U.S. Department of Justice: Innovative Reentry Initiatives – Building System Capacity and Testing Strategies to Reduce Recidivism
The Innovative Reentry Initiatives (IRI): Building System Capacity and Testing Reentry Strategies to Reduce Recidivism will provide state and local jurisdictions and Indian tribes with the resources and training and technical assistance (TTA) necessary to identify assets and gaps in their reentry systems and to develop capacity and partnerships to provide services that prevent recidivism, reduce crime, and improve public safety in their jurisdictions.
Applicants should develop and implement comprehensive reentry strategies to reduce recidivism among offenders who are at medium to high risk for recidivating upon release from prison or jail. Within the context of this initiative, “reentry” is not a specific program; it is a process that begins when the offender is incarcerated (pre-release) and ends with his or her reintegration into the community (post-release). The reentry process should utilize empirically validated risk and needs assessments to determine offenders’ risk of recidivism, identify the criminogenic needs that contribute to it, and include individualized reentry plans to mitigate risks and address needs through programs, services, and/or community supervision. Reentry plans should reflect specific and ongoing pre-release and post-release needs, and a strategy for ensuring that these needs are met throughout the duration of the reentry process. More broadly, a well-functioning system has comprehensive data collection and usage, adequate information sharing to ensure referral to the right programs and services, adequate staffing and skills to execute effective delivery, and a community landscape with enough resources to address the needs of returning citizens. Through IRI, grantees will assess their reentry system, identify strengths and gaps, and then build capacity in two ways: (1) general system improvements and (2) a reentry demonstration or pilot project to reduce recidivism among a particular subset of the reentering population.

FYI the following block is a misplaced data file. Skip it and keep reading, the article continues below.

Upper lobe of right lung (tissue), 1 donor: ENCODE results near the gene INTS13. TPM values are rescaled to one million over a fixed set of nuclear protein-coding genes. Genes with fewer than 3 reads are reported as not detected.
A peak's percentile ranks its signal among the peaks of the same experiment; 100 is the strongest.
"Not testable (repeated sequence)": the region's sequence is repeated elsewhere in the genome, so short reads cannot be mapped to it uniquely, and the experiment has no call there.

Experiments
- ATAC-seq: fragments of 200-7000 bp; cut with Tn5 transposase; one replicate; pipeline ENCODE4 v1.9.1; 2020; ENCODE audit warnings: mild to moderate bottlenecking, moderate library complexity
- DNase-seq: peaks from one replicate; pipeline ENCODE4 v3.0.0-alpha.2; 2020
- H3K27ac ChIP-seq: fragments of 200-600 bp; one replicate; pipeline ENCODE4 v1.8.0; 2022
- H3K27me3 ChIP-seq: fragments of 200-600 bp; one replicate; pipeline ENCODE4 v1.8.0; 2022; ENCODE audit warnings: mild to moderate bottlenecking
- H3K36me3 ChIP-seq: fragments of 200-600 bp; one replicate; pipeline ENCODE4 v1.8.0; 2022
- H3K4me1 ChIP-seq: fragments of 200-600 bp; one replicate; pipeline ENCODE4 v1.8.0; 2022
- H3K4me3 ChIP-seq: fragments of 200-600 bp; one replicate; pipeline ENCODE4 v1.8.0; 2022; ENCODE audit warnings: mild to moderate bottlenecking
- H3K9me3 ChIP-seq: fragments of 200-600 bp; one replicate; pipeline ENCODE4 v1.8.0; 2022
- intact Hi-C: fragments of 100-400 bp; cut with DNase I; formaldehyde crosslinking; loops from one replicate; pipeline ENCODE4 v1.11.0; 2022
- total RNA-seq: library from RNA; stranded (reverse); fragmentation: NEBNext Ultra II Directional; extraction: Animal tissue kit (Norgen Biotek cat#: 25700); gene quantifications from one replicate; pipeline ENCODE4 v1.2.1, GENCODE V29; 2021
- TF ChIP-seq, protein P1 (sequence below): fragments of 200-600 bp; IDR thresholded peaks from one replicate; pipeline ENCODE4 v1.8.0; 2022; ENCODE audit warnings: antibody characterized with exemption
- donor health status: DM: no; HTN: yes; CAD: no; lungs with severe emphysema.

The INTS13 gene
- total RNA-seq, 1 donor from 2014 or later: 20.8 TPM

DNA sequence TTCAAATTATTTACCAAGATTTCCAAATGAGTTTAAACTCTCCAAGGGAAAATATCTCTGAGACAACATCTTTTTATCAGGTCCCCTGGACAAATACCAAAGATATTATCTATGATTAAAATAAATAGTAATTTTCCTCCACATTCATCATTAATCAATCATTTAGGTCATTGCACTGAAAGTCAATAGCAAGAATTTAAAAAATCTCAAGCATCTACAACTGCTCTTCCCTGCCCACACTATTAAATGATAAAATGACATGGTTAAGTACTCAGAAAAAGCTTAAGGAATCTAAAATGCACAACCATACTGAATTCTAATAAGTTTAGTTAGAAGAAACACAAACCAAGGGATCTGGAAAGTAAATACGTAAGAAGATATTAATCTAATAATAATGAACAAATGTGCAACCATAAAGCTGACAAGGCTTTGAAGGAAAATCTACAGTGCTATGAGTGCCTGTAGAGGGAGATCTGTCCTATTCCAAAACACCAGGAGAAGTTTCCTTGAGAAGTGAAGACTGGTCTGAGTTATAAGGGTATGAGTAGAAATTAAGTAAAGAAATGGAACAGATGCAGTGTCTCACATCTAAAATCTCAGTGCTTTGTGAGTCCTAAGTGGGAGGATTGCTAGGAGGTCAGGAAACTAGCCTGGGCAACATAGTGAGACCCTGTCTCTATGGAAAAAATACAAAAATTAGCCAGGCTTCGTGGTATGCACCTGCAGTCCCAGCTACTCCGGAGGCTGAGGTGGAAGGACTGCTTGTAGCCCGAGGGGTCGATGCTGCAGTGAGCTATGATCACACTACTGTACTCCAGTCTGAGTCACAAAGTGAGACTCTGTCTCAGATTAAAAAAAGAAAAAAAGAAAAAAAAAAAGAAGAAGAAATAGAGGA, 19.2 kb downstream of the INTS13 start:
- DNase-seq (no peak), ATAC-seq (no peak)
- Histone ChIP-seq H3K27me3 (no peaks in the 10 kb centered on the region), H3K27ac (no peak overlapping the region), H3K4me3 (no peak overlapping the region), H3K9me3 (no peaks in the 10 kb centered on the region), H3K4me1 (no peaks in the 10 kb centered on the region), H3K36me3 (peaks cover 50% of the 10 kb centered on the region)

Applicants should propose to meet the following objectives and deliverables in three phases over the four-year grant period:
- Phase 1: Planning (up to 12 months). During the planning phase, grantees will be required to participate in technical assistance and will be required to complete and submit an Action Plan to guide implementation.
- Phase 2: Implementation (24 months). Once their Action Plans are approved, grantees will move into the implementation phase and gain access to the remainder of their grant funds.
- Phase 3: Evaluation (12 months).
Amount: Approximately $15,000,000 is available to make up to 15 awards of up to $1,000,000 each for a 48-month project period. Pending grantee performance and availability of future appropriations, each grantee will be considered to receive one supplement of up to $500,000.
Eligibility: Dependent upon Category, as follows:
- Category 1: Units of state government agencies serving adults
- Category 2: Units of county or local government agencies serving adults
- Category 3: Units of federally recognized Indian tribes and Alaska Native tribes serving adults
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